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Tag: George Will (Page 2 of 2)

George Will rips McCain to shreds

This past Sunday, George Will ridiculed John McCain on This Week for McCain’s foolish claim that he would fire the head of the SEC. He called McCain’s actions “unpresidential.”

Yesterday he went further in his column.

Under the pressure of the financial crisis, one presidential candidate is behaving like a flustered rookie playing in a league too high. It is not Barack Obama.

Channeling his inner Queen of Hearts, John McCain furiously, and apparently without even looking around at facts, said Chris Cox, chairman of the Securities and Exchange Commission, should be decapitated. This childish reflex provoked The Wall Street Journal to editorialize that “McCain untethered” — disconnected from knowledge and principle — had made a “false and deeply unfair” attack on Cox that was “unpresidential” and demonstrated that McCain “doesn’t understand what’s happening on Wall Street any better than Barack Obama does.”

George Will is a respected conservative, but he has never been a fan of John McCain. He has been especially critical of McCain for campaign finance reform, and he hasn’t been shy in the past about questioning McCain’s temperment. Nevertheless, he seemed willing to give McCain the benefit of the doubt – until now.

Conservatives who insist that electing McCain is crucial usually start, and increasingly end, by saying he would make excellent judicial selections. But the more one sees of his impulsive, intensely personal reactions to people and events, the less confidence one has that he would select judges by calm reflection and clear principles, having neither patience nor aptitude for either.

It is arguable that, because of his inexperience, Obama is not ready for the presidency. It is arguable that McCain, because of his boiling moralism and bottomless reservoir of certitudes, is not suited to the presidency. Unreadiness can be corrected, although perhaps at great cost, by experience. Can a dismaying temperament be fixed?

Will is arguing that John McCain is unfit to be president of the United States. Throw in Sarah Palin and you have the scariest ticket in American history, following perhaps the worst president of our lifetimes.

George Will on the Clintons . . . again

They’re giving him way too much material to work with. George Will has had nothing but contempt for the Clintons for years, but now they seem to be determined to prove him right.

Then, last week, came the radio ad that even South Carolinians, who are not squeamish about bite-and-gouge politics, thought was one brick over a load, and that the Clintons withdrew. It was the one that said Obama endorsed Republican ideas (because he said Republicans had some ideas). The Clinton campaign also accused Obama of praising Ronald Reagan (because Obama noted the stark fact that Reagan had changed the country’s trajectory more than some other recent presidents — hello, Bill — had done).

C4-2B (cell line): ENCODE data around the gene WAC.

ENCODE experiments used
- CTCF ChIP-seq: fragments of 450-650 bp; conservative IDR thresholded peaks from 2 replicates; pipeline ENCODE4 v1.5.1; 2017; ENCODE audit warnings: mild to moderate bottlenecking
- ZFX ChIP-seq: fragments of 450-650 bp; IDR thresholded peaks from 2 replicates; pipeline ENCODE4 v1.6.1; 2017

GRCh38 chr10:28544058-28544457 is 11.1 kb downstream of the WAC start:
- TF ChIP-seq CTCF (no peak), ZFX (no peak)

The actions of Bill and Hillary Clinton in South Carolina should go down as one of the most pathetic political performances in history. He threw away what was left of his reputation, and she may have thrown away her chance at the presidency.

GOP is a mess

George Will is leading a growing chorus of commentators arguing that the GOP is destroying the conservative movment. For years I’ve been hearing pundits (including Will) brag about the conservative revolution overtaking this country, but the success of the GOP has more to do with political tactics (see Karl Rove) and the inept Democrats (see Kerry, Gore, Daschle and Gephardt) than the power of conservative principles.

The most obvious example involves spending. The GOP controls the Oval Office and both houses of Congress, yet George Bush and his Republican buddies are spending like crazy and reversing the fiscal sanity of the Clinton years. Bush loves to throw around the word “irresponsible,” yet this term is one of the first that would come to mind when describing Bush (along with “incompetent”). The GOP is winning elections not by challenging liberalism, but by offering goodies like prescription drugs and massive tax cuts and dividing the country on the issue of security. Barry Goldwater has to be turning in his grave. If they offered small government conservatism to the public, their winning streak at the ballot box would surely come to an end. George Bush learned this the hard way when he interpreted the 2004 election as a mandate for gutting Social Security. His approval ratings have been in a free fall following that brilliant determination.

My favorite new phrase is “big-government conservatives.” Huh? Are you kidding me? Will addresses what’s really happening – the religious conservatives are taking over the GOP. Fortunately, principled small-government conservatives like Will are getting fed up. Silly issues like “intelligent design” might force a split in the party. The mess in Iraq isn’t helping. Now, can the Democrats seize this opportunity?

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